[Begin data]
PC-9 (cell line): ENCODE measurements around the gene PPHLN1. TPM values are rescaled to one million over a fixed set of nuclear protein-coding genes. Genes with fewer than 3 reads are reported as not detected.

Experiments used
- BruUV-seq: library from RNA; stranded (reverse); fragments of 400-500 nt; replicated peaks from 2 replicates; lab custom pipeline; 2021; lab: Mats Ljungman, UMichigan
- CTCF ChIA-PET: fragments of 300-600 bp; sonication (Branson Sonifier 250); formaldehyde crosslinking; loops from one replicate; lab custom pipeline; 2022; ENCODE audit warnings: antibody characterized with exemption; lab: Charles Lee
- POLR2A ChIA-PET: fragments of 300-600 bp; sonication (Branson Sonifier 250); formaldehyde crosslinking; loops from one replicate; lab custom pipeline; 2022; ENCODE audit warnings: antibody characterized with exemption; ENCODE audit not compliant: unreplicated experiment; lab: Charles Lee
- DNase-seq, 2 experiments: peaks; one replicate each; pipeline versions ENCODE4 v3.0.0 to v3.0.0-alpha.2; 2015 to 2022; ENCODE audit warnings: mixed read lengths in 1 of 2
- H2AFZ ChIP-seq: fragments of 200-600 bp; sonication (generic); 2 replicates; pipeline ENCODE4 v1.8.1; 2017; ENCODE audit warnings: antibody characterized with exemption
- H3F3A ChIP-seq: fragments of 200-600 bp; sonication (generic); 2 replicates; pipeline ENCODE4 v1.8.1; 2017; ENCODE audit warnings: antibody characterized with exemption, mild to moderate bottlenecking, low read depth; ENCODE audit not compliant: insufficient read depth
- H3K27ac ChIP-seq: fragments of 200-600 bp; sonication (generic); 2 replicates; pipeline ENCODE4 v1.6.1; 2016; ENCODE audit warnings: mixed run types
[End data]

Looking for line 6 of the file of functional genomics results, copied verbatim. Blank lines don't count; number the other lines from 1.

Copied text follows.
- DNase-seq, 2 experiments: peaks; one replicate each; pipeline versions ENCODE4 v3.0.0 to v3.0.0-alpha.2; 2015 to 2022; ENCODE audit warnings: mixed read lengths in 1 of 2